Improving water quality in one of the NT’s most remote communities
Improving drinking water quality in one of the Northern Territory’s most remote communities required an emphasis on community engagement, innovation and imagination.
Upgrading the Borroloola water treatment plant was six years in the making for Power and Water Corporation Senior Project Manager Eric Vanweydeveld.
Although Power and Water had always supplied the town of 1000 people with potable water that met Australian Drinking Water Guidelines, Vanweydeveld said the groundwater was quite acidic, which meant it was damaging the water supply infrastructure.
The low pH and corrosive tendencies of the water also affected the chlorination, which impacted on the delivery of safe drinking water to the community.
Vanweydeveld began work on the project in 2012 with an initial investigation before getting approval to proceed with works in early 2017. The $6.4 million Borroloola water treatment plant was then officially opened in October this year.
The new plant is designed to supply the residents of Borroloola with up to 3ML of drinking water per day. Raw water from local bores is aerated through a degassing tower to remove the majority of carbon dioxide before being by the addition of calcium carbonate through two calcite filters.
The water is then disinfected by a new gas chlorination system and distributed through the network.
“The upgrade was about providing reliable and safe water, but it also provides water security for the town for the next 30 years, with the opportunity to connect neighbouring communities to significantly improve standards in the area,” Vanweydeveld said.
While Borroloola has the basics – a few shops, a health centre, school, post office and police station – anything more specialised generally requires a trip to the nearest major centre, Katherine, which is about 700 kilometres away.
Vanweydeveld said working in such a remote community comes with a unique set of challenges. Already difficult to get to, it becomes near impossible to access during major weather events like cyclones or a massive storm.
“Borroloola is so remote, and the treatment plant site itself is remote compared to the town,” he said.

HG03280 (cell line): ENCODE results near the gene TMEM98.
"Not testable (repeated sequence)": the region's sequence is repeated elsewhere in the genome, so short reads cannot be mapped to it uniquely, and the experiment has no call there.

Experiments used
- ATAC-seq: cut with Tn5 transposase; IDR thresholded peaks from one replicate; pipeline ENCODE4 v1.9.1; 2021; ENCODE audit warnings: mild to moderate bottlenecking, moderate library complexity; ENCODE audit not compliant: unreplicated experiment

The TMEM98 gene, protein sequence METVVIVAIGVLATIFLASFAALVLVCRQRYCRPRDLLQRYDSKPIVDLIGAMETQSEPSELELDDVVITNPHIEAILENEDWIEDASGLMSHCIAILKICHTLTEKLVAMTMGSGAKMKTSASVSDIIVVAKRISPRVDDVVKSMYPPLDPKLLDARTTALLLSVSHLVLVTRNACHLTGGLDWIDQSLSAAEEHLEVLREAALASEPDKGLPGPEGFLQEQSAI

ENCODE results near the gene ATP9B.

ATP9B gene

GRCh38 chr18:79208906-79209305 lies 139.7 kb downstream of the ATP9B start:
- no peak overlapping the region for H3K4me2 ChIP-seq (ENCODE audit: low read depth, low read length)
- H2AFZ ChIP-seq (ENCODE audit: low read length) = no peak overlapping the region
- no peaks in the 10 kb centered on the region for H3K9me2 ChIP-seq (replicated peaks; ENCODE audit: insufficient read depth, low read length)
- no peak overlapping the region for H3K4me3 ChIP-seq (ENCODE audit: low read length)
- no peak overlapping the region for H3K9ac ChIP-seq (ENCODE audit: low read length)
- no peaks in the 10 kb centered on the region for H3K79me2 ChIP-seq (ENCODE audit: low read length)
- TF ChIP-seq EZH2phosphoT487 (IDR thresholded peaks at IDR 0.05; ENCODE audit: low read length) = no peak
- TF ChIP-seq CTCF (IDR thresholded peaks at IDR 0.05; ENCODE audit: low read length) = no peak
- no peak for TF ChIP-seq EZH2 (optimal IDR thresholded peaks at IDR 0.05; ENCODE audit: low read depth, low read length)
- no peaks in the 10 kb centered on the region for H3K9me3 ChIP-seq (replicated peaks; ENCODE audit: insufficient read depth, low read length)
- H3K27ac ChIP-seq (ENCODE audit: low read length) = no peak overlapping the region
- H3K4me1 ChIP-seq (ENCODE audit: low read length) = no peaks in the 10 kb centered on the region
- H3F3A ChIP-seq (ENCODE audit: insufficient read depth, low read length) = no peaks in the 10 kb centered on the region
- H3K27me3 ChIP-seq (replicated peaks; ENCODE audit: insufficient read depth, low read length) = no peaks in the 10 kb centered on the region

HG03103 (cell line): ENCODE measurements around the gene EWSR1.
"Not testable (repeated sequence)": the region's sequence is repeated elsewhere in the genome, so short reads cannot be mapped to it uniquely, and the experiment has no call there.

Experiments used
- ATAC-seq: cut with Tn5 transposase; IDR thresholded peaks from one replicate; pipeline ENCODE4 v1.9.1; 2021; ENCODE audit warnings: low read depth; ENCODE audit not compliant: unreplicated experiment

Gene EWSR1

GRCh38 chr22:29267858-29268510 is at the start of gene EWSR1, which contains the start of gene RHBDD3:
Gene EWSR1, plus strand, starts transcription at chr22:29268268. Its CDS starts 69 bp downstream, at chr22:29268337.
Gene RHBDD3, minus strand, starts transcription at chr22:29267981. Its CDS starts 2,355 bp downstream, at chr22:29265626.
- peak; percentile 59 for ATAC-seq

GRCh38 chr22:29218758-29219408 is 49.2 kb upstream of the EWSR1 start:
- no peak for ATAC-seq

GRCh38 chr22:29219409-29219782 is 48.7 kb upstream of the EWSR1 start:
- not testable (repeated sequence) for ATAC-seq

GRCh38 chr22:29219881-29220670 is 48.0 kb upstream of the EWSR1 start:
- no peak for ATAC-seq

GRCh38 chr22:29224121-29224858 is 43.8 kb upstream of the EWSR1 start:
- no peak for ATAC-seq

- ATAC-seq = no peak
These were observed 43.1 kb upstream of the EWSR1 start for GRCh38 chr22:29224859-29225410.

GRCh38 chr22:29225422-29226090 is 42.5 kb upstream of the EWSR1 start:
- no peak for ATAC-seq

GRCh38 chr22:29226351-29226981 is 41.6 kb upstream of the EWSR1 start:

“This makes the social, environmental and geographical elements of the project very complicated … You have to come up with different strategies and have a bit of imagination to overcome some massive challenges.”
To begin with, finding a specialised contractor to carry out the work was difficult. Vanweydeveld said 13 potential contractors were taken to Borroloola to examine the challenges firsthand, but in the end only two bid for the project, with a joint venture between Suez and Darwin-based construction company Goodline selected.
And the logistical challenges didn’t end once the contract was awarded. The project team was spread across five locations, with Vanweydeveld in Alice Springs, Suez’s design team in Sydney, the plant operator in Borroloola and the rest of the team in Katherine and Darwin.
To address this, the plant was designed using 3D. This allowed the project team to review the plans before meeting for a series of 'walk through' workshops.
“The idea of using a 3D model was to fast-track the design and to correct conflicts between disciplines that are not easily seen in the conventional 2D design,” Vanweydeveld said.
“Instead of sending everyone 200 2D drawings, the strategy was to get everyone together in the same room for a day and identify any issues.”
A ‘plug and produce’ plant
Power and Water also took an innovative approach to constructing the plant, using a ‘plug and produce’ modular system designed to fit in shipping containers.
The plant’s components were assembled, connected and pre-tested in Darwin before being sent to Borroloola via road train for the commissioning.
Aside from providing cost savings – the price of concrete in Borroloola is about five times that of Darwin – it was also easier to deal with contingencies such as a malfunctioning part.
“It was easier to do the construction in Darwin because it has all the supplies. It’s a day of travelling to get to Borroloola by car and it’s very expensive to charter a plane, so to limit the risks and cost, we decided to go with this approach,” Vanweydeveld said.
While the design and construction of the plant required innovation, Power and Water went back to basics with its approach to community engagement. It used local contractors where possible – who Vanweydeveld described as the “fabric” of the project – and worked with the local school to keep the community informed about what it was doing and why.
“Because the water supply and wastewater network is underground, people don’t realise what they’re getting, so it was important to promote the project and explain how the water supply works,” Vanweydeveld said.
Power and Water also worked with Borroloola’s Indigenous art centre and the school to create a series of children’s paintings that related to water and reflected Aboriginal culture, which were then blown up and displayed on the treatment plant.
Vanweydeveld said this helped connect the people of Borroloola to the project.
“They really embraced it … The kids were amazed at what we had achieved and there was a real connection with people,” he said.
Vanweydeveld has previously worked for Hunter Water Corporation in New South Wales and Veolia Water in France, and said his current role – and the Borroloola project in particular – was the most satisfying yet.
“I’ve had a few different experiences; this one is very challenging but also fulfilling,” he said.
“It was a once in a lifetime project to work on. It’s very unique – there were a lot of innovations and we were able to really push the limits.”